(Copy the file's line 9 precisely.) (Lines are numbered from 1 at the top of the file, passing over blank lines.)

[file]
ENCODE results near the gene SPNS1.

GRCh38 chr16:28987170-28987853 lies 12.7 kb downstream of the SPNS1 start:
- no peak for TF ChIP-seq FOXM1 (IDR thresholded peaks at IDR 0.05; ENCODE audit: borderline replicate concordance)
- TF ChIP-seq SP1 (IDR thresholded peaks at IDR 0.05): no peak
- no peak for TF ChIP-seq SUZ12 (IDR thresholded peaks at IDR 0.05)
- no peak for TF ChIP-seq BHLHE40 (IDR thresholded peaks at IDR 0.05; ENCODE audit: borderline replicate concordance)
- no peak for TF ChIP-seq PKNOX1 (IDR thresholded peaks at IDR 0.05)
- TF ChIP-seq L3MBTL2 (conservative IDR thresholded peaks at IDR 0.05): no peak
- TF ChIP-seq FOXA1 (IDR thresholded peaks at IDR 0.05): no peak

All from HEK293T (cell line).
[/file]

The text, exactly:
- TF ChIP-seq FOXA1 (IDR thresholded peaks at IDR 0.05): no peak